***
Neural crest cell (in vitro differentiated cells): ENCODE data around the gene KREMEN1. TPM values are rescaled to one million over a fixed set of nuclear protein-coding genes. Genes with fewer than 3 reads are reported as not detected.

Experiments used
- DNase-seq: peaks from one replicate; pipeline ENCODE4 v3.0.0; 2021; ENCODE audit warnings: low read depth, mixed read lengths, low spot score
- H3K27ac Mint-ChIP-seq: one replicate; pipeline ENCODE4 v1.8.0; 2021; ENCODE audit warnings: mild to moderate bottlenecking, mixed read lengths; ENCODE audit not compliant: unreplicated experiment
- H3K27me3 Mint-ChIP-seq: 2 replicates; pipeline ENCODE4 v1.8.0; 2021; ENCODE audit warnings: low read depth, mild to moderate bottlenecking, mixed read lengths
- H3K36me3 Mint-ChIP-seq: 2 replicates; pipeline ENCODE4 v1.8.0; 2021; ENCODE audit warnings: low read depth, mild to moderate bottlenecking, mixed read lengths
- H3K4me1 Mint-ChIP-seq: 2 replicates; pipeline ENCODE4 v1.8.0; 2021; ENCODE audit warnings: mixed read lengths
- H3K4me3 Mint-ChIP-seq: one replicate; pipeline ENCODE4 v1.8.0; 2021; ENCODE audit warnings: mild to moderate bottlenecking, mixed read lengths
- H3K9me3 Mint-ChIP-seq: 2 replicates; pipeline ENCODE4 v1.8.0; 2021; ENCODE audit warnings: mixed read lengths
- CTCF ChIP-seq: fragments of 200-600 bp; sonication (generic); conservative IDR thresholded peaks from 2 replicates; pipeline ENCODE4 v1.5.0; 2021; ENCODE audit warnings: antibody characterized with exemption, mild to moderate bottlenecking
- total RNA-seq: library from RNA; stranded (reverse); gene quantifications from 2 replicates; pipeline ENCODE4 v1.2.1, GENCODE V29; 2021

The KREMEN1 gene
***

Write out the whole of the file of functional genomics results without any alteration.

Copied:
Neural crest cell (in vitro differentiated cells): ENCODE data around the gene KREMEN1. TPM values are rescaled to one million over a fixed set of nuclear protein-coding genes. Genes with fewer than 3 reads are reported as not detected.

Experiments used
- DNase-seq: peaks from one replicate; pipeline ENCODE4 v3.0.0; 2021; ENCODE audit warnings: low read depth, mixed read lengths, low spot score
- H3K27ac Mint-ChIP-seq: one replicate; pipeline ENCODE4 v1.8.0; 2021; ENCODE audit warnings: mild to moderate bottlenecking, mixed read lengths; ENCODE audit not compliant: unreplicated experiment
- H3K27me3 Mint-ChIP-seq: 2 replicates; pipeline ENCODE4 v1.8.0; 2021; ENCODE audit warnings: low read depth, mild to moderate bottlenecking, mixed read lengths
- H3K36me3 Mint-ChIP-seq: 2 replicates; pipeline ENCODE4 v1.8.0; 2021; ENCODE audit warnings: low read depth, mild to moderate bottlenecking, mixed read lengths
- H3K4me1 Mint-ChIP-seq: 2 replicates; pipeline ENCODE4 v1.8.0; 2021; ENCODE audit warnings: mixed read lengths
- H3K4me3 Mint-ChIP-seq: one replicate; pipeline ENCODE4 v1.8.0; 2021; ENCODE audit warnings: mild to moderate bottlenecking, mixed read lengths
- H3K9me3 Mint-ChIP-seq: 2 replicates; pipeline ENCODE4 v1.8.0; 2021; ENCODE audit warnings: mixed read lengths
- CTCF ChIP-seq: fragments of 200-600 bp; sonication (generic); conservative IDR thresholded peaks from 2 replicates; pipeline ENCODE4 v1.5.0; 2021; ENCODE audit warnings: antibody characterized with exemption, mild to moderate bottlenecking
- total RNA-seq: library from RNA; stranded (reverse); gene quantifications from 2 replicates; pipeline ENCODE4 v1.2.1, GENCODE V29; 2021

The KREMEN1 gene